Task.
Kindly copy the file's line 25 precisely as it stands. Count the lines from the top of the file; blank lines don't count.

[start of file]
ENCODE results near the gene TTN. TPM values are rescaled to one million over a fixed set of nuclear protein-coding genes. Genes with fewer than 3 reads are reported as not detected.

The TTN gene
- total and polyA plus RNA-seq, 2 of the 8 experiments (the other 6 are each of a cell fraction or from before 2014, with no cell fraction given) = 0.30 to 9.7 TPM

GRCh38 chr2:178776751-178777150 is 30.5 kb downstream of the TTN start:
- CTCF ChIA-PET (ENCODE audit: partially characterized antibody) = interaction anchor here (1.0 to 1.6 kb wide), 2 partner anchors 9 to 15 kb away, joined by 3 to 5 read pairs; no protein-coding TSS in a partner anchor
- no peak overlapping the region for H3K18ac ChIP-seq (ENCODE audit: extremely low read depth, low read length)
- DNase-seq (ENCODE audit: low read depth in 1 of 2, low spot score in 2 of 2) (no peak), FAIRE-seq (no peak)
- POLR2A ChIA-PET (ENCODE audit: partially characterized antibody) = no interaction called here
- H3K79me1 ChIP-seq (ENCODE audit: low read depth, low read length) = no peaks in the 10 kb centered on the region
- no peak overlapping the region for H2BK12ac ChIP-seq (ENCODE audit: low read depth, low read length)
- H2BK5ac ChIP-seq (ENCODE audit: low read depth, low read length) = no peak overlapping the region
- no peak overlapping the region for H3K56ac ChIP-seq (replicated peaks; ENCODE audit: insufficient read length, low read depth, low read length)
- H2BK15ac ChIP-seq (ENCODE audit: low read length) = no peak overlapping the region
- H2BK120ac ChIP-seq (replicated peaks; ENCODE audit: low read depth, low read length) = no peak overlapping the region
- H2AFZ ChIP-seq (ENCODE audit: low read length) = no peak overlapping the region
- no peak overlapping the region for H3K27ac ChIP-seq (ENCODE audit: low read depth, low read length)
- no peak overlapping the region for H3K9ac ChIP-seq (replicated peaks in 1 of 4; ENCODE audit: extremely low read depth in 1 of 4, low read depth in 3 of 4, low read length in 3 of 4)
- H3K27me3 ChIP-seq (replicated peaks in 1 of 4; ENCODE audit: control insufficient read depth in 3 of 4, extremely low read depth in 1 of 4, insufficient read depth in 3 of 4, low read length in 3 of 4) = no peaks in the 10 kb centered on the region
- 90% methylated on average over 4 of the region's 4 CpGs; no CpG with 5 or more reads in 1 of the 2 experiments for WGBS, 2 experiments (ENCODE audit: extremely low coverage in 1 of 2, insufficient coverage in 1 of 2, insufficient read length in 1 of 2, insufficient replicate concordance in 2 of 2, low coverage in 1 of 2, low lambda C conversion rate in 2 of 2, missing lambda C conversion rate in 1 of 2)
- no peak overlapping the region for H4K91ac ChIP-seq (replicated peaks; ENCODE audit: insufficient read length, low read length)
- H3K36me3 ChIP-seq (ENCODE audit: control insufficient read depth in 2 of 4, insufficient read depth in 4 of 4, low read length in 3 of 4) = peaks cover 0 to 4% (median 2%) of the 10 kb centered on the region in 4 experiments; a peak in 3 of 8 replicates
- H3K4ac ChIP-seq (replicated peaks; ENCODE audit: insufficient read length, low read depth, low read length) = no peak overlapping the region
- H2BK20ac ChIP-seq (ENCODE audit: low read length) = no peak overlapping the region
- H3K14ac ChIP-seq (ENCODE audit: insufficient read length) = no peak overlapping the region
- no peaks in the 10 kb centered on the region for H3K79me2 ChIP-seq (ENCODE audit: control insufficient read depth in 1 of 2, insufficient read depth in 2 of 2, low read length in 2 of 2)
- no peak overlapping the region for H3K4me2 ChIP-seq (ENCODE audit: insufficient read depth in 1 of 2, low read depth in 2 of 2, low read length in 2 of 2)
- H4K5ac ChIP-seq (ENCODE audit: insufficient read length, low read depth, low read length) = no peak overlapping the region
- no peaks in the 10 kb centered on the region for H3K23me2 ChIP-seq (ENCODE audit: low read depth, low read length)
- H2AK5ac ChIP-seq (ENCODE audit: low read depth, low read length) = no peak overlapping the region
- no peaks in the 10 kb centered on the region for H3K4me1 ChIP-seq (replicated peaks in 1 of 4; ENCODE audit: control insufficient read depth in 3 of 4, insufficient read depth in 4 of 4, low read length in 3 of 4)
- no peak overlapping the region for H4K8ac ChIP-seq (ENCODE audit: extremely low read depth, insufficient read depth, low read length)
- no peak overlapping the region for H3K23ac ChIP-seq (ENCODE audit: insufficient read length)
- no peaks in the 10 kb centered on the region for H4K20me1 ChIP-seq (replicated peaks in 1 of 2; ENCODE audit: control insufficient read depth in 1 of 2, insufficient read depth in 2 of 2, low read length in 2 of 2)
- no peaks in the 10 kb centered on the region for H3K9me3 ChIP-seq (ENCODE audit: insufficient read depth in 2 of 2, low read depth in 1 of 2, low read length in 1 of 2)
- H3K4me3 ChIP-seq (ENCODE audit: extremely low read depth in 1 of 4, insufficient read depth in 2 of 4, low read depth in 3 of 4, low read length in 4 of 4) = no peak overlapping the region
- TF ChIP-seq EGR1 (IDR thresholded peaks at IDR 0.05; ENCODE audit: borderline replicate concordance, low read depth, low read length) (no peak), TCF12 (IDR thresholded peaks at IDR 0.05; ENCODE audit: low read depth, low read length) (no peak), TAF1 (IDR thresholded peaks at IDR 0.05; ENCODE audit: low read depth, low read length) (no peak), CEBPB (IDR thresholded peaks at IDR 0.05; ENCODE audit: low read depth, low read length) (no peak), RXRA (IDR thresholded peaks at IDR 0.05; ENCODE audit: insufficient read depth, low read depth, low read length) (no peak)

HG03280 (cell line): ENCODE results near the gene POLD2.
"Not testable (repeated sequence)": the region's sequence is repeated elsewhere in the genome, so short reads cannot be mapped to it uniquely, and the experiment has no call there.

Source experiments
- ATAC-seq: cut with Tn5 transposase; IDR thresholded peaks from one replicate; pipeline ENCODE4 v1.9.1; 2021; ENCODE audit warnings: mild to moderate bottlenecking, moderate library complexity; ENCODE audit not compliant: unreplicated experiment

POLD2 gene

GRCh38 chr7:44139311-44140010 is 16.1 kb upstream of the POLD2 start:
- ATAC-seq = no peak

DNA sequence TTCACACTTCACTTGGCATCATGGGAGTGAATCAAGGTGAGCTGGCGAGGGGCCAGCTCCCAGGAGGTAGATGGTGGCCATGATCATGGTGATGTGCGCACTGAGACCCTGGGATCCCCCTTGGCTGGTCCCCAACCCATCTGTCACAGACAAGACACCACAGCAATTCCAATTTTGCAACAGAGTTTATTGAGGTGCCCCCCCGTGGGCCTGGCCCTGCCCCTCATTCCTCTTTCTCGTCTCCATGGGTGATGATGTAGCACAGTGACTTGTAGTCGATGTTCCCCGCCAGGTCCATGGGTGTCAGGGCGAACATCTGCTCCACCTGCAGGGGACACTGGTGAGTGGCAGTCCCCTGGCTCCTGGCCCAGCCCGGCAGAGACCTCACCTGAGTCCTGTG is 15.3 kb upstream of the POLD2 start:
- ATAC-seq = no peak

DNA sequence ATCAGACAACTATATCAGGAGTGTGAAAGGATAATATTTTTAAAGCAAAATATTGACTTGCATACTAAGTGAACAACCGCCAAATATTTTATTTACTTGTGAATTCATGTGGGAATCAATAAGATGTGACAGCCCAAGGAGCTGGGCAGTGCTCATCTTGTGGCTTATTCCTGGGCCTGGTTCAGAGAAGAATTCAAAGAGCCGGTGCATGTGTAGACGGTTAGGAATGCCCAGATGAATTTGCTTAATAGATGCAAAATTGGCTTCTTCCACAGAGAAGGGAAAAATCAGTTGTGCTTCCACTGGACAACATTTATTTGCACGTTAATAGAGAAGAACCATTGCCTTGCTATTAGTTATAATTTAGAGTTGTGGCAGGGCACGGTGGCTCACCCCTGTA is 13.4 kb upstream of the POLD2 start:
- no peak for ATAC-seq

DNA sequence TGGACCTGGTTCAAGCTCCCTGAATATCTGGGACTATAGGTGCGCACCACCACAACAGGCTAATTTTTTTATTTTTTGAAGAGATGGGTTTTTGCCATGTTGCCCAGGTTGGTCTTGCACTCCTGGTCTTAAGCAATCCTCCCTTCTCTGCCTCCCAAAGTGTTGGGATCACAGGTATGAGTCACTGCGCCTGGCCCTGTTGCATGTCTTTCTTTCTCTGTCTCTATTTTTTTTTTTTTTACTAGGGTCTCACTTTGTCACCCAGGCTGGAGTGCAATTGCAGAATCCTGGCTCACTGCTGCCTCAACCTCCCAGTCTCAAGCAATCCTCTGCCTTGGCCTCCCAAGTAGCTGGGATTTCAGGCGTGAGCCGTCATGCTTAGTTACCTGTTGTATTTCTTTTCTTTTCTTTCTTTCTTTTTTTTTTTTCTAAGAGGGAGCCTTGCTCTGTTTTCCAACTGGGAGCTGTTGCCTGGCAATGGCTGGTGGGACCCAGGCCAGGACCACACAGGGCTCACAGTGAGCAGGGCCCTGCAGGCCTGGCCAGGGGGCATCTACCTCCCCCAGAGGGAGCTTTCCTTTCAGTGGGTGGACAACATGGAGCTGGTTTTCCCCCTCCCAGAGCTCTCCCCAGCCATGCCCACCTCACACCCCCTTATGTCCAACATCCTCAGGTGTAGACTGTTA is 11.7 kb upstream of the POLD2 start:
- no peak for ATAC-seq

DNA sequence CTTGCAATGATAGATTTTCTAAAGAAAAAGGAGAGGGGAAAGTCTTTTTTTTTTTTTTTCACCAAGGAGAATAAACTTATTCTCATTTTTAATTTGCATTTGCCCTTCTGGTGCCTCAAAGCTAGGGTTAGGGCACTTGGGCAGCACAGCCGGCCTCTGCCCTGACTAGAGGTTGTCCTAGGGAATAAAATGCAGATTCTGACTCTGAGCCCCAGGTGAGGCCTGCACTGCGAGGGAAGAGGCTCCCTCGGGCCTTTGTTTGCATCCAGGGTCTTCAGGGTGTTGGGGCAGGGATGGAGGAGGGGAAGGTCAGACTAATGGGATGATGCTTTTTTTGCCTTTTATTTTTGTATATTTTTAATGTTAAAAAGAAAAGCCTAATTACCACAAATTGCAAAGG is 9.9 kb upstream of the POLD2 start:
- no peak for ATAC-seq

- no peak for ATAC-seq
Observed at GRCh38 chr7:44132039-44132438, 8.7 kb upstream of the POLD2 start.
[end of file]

- no peaks in the 10 kb centered on the region for H3K79me2 ChIP-seq (ENCODE audit: control insufficient read depth in 1 of 2, insufficient read depth in 2 of 2, low read length in 2 of 2)